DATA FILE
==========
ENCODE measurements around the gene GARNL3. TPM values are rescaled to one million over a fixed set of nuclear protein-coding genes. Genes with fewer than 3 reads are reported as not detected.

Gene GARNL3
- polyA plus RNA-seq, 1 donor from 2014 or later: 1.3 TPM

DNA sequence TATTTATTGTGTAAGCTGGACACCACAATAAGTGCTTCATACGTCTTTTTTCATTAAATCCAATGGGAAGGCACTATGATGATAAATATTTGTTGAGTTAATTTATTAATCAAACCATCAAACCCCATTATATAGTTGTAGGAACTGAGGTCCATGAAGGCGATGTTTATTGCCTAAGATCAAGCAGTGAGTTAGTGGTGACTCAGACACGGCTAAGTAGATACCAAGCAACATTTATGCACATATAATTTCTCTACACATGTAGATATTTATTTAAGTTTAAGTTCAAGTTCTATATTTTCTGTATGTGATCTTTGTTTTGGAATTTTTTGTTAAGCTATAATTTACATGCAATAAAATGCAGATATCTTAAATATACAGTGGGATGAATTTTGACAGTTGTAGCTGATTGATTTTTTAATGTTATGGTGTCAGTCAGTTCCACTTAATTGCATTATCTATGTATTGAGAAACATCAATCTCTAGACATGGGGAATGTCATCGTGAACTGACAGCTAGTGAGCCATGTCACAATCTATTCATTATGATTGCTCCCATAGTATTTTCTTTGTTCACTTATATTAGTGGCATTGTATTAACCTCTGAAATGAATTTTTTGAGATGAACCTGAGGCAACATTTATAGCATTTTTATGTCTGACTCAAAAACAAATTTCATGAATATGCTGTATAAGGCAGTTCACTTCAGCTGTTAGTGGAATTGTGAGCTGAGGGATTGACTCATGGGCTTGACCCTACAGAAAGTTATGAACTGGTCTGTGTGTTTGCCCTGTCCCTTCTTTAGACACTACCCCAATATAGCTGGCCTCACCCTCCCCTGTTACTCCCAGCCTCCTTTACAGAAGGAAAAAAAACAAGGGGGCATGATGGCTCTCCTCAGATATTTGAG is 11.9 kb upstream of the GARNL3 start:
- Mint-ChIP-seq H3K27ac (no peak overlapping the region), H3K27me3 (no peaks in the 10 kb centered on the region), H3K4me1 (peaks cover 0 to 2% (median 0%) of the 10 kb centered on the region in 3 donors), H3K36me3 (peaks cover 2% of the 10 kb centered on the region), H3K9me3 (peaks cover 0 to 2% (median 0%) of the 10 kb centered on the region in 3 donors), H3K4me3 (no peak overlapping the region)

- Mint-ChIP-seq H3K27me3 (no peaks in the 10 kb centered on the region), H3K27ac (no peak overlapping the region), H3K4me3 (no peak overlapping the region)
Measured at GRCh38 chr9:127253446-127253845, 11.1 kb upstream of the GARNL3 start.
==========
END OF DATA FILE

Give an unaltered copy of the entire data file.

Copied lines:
ENCODE measurements around the gene GARNL3. TPM values are rescaled to one million over a fixed set of nuclear protein-coding genes. Genes with fewer than 3 reads are reported as not detected.

Gene GARNL3
- polyA plus RNA-seq, 1 donor from 2014 or later: 1.3 TPM

DNA sequence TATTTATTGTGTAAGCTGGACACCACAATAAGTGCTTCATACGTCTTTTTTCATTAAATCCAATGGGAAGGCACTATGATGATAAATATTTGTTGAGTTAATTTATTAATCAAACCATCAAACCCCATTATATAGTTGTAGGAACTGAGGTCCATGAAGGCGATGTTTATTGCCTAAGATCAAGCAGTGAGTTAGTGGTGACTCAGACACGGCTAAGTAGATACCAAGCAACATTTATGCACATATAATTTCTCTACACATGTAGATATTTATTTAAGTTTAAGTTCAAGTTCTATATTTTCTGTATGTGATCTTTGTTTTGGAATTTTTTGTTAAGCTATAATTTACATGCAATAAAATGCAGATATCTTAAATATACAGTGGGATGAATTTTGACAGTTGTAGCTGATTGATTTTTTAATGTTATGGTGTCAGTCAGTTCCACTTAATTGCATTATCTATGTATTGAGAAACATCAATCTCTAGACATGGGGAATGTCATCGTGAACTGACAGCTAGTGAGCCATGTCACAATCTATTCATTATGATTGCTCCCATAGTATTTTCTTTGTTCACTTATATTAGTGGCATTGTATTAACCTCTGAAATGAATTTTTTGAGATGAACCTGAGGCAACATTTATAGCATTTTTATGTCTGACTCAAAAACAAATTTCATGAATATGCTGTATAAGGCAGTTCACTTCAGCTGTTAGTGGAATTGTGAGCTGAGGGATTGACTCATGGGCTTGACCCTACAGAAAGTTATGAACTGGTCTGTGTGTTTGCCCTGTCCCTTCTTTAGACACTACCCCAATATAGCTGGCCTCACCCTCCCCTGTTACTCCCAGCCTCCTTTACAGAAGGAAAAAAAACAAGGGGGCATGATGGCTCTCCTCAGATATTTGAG is 11.9 kb upstream of the GARNL3 start:
- Mint-ChIP-seq H3K27ac (no peak overlapping the region), H3K27me3 (no peaks in the 10 kb centered on the region), H3K4me1 (peaks cover 0 to 2% (median 0%) of the 10 kb centered on the region in 3 donors), H3K36me3 (peaks cover 2% of the 10 kb centered on the region), H3K9me3 (peaks cover 0 to 2% (median 0%) of the 10 kb centered on the region in 3 donors), H3K4me3 (no peak overlapping the region)

- Mint-ChIP-seq H3K27me3 (no peaks in the 10 kb centered on the region), H3K27ac (no peak overlapping the region), H3K4me3 (no peak overlapping the region)
Measured at GRCh38 chr9:127253446-127253845, 11.1 kb upstream of the GARNL3 start.